The Eleventh Circuit Court of Appeals recently ruled that a policy’s exclusionary language did not apply to an insured’s previously denied water loss.

In the case, Cameron v. Scottsdale Insurance Company, the insured, Ken and Michelle Cameron (“the Camerons”), suffered a loss to their residential rental dwelling when a pipe in the plumbing system collapsed, causing water to overflow from the kitchen sink drain and damage the dwelling. The pipe damage was due to age-related failure. The Camerons filed a claim with their insurance company, Scottsdale Insurance Company (“Scottsdale”), which ultimately denied the claim based on exclusionary language in an endorsement to the insurance policy.

The Camerons brought suit, arguing that the water damage was covered by the policy language which provided coverage for a loss caused by, “accidental discharge or leakage of water…as the direct result of the breaking apart of cracking of a plumbing…system…that is located on the described premises.” Scottsdale claimed that the damage was excluded based on the policy’s water exclusion endorsement. The endorsement excluded damage caused by water that overflowed from a sewer or drain.

The U.S. District Court for the Southern District of Florida held1 that the water was caused by a drain backup, and therefore, the plain language of the endorsement applied. Accordingly, Scottsdale’s Motion for Summary Judgment was granted.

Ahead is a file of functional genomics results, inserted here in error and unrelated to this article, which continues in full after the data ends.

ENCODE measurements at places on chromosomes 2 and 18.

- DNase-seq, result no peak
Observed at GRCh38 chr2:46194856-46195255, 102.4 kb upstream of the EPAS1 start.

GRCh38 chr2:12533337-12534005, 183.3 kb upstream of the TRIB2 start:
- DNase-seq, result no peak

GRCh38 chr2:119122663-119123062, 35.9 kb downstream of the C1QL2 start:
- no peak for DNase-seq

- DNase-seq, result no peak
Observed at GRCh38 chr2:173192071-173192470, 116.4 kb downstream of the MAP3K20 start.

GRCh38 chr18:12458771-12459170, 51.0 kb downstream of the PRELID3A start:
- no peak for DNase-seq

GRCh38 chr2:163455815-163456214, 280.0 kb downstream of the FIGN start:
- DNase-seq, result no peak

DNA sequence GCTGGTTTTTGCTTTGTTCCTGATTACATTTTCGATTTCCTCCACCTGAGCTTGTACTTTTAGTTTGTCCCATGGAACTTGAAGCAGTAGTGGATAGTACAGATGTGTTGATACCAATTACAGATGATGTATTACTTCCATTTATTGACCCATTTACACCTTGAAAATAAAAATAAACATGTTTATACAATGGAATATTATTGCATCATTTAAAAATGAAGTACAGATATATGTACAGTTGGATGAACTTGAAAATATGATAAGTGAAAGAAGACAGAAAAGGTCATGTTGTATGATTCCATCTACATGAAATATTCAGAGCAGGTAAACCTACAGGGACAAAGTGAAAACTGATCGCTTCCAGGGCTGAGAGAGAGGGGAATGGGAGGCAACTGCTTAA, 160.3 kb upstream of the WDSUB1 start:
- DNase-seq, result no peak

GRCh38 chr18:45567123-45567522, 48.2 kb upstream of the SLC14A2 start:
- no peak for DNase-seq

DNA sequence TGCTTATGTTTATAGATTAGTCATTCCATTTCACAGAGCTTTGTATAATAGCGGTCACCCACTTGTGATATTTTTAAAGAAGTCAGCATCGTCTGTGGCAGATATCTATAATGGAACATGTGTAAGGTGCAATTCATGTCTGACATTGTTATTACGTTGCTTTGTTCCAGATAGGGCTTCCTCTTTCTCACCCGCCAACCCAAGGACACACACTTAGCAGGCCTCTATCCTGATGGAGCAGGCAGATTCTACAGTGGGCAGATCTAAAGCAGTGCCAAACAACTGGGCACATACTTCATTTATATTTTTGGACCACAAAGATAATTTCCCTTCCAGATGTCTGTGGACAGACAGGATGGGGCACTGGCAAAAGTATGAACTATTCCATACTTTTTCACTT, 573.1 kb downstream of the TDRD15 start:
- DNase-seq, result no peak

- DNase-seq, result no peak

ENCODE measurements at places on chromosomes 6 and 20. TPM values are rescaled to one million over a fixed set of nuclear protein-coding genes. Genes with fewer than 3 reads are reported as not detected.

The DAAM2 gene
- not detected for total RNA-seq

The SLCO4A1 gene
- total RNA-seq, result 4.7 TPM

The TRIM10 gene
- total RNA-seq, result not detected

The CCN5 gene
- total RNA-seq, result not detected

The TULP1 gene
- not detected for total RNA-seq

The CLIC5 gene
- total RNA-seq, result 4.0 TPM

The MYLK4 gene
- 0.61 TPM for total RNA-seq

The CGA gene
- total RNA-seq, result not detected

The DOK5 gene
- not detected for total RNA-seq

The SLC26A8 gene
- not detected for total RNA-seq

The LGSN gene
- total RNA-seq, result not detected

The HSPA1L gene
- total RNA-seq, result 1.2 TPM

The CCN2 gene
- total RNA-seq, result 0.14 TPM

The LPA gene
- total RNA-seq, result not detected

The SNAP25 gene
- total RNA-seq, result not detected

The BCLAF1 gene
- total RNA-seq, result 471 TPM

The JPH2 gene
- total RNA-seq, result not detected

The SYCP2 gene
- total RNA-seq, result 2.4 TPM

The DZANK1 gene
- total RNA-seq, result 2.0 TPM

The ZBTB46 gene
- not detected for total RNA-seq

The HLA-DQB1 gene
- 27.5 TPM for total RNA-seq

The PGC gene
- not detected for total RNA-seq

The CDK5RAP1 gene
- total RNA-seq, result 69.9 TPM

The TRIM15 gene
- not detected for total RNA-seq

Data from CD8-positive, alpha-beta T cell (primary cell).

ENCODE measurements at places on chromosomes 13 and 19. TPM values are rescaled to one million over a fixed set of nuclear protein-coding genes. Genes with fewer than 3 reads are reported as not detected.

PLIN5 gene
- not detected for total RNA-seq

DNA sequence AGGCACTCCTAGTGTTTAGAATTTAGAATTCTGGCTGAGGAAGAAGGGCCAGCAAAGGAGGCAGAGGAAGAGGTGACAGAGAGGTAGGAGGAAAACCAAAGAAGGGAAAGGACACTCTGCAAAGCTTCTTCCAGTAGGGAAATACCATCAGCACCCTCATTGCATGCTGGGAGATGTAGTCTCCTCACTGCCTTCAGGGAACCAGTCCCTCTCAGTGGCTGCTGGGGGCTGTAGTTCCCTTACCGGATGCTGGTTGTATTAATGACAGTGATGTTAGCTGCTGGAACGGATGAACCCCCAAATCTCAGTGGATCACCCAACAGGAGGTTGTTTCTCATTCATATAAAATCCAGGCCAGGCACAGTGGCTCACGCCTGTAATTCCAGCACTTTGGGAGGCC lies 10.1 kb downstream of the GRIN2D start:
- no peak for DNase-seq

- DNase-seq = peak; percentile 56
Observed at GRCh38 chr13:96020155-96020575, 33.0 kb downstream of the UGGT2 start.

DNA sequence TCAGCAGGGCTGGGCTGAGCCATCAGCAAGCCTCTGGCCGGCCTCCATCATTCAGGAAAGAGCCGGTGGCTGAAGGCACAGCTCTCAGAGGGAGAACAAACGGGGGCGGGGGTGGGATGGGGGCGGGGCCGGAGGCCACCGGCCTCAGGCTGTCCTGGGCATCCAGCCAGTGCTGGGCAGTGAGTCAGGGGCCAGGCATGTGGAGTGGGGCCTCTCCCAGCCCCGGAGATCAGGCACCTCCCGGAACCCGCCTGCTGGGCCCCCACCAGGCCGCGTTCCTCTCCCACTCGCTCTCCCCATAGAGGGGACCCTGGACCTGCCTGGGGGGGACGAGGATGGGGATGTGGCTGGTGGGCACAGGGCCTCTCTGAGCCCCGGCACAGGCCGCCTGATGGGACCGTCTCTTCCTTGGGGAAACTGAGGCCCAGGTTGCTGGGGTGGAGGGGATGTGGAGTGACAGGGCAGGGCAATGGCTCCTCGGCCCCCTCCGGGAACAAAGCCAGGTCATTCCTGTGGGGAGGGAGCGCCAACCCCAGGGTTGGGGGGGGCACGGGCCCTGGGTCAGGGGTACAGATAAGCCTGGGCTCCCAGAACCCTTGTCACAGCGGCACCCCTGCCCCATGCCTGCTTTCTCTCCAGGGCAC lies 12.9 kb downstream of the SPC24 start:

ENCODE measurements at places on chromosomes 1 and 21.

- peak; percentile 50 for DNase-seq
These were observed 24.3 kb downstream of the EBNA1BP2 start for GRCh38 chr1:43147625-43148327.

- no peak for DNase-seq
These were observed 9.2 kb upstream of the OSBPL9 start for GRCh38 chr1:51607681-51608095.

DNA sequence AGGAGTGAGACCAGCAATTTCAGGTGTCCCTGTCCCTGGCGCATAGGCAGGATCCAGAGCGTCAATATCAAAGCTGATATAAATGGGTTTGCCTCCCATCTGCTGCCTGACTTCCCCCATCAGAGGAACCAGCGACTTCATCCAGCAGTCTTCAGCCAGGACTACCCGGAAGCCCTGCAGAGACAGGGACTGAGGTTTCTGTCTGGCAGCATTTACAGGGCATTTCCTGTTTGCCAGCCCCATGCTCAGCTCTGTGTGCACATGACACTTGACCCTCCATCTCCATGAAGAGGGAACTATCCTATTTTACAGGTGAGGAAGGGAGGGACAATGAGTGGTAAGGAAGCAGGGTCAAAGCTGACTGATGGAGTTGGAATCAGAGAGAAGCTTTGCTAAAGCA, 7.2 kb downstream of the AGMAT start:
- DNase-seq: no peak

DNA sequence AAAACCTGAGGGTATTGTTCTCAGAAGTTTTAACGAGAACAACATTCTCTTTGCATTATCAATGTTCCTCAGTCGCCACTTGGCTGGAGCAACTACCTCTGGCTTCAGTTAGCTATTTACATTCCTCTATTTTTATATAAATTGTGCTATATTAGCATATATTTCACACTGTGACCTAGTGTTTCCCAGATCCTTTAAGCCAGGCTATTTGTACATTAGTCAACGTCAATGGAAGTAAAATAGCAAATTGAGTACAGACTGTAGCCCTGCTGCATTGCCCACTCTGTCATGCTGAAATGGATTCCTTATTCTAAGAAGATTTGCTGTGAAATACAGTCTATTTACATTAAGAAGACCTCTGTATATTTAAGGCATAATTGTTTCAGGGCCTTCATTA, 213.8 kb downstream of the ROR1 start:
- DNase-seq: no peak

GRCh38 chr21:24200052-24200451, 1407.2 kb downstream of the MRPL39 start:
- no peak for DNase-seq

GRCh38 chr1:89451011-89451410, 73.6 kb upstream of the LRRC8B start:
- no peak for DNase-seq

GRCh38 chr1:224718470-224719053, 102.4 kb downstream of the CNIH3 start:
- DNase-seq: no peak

The Camerons appealed, and the 11th Circuit Court of Appeals agreed with the Camerons’ assertion2 that the policy’s exclusionary language did not apply because the loss was originally caused by the deterioration of the pipe, which then lead to the drain’s overflow. Since the loss was caused by the plumbing system failure, it was covered under the policy.
_____________________
1 Cameron v. Scottsdale Ins. Co., No. 16-cv-21704 (S.D. Fla. Mar. 28, 2017).
2 Cameron v. Scottsdale Ins. Co., No. 17-11907 (11th Cir. April 16, 2018).

  • We have a similar case, with the water coming from an AC line under the slab. The insurance company adjuster tried valiantly to spare us the time and effort, assuring us it was not covered, could not be covered, and most certainly would not be paid. “I’m just trying to help you not waste your time” he said, over and over. What a guy! My hero! – with sarcasm gushing more than any pipe leak. They sent a denial that included, “water penetration through the roof system or exterior walls or windows”. Yep, on a slab leak.

  • Anyone care to guess how many claims with substantially similar facts have been denied, are currently being denied, and will continue to be denied well into the future? And the dollar values? Staggering.

  • Perry Neblett

    I have a case in Federal Court with very similar facts wherein the insurer was using this “order” as their basis of denial.
    The insurer seems to now agree that they were wrong – as we advised that they were previously – however, we are pretty deep into the case (depositions all over the country) and may not be able to resolve same prior to trial.
    The insurer’s counsel advised that the insurer was willing to “bet on” this case being correct and that they had made a number of internal (and likely) policy changes in line with the underlying Order.
    Millions of dollars spent/wasted on this.